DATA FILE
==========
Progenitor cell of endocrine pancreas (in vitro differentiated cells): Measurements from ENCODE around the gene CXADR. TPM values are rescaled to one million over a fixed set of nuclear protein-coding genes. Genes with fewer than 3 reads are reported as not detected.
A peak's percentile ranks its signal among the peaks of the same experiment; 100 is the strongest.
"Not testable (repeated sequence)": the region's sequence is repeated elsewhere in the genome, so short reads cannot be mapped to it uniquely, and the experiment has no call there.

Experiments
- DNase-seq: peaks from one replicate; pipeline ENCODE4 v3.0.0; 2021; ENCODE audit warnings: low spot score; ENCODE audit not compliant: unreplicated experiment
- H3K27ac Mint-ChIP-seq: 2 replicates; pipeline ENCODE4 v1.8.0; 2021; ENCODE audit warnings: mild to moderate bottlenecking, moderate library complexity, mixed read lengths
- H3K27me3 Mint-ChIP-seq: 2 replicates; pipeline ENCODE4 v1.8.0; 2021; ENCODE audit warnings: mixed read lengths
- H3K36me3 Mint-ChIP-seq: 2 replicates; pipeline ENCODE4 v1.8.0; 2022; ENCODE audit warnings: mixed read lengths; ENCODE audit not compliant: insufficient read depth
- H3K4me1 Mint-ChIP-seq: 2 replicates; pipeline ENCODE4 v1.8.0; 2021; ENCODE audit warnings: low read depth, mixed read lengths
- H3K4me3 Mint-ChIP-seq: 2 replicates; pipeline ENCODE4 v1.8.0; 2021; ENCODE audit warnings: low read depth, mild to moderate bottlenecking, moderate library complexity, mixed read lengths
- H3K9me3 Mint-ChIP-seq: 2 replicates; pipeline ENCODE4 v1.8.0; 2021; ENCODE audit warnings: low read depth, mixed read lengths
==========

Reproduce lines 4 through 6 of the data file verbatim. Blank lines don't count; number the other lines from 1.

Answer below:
Experiments
- DNase-seq: peaks from one replicate; pipeline ENCODE4 v3.0.0; 2021; ENCODE audit warnings: low spot score; ENCODE audit not compliant: unreplicated experiment
- H3K27ac Mint-ChIP-seq: 2 replicates; pipeline ENCODE4 v1.8.0; 2021; ENCODE audit warnings: mild to moderate bottlenecking, moderate library complexity, mixed read lengths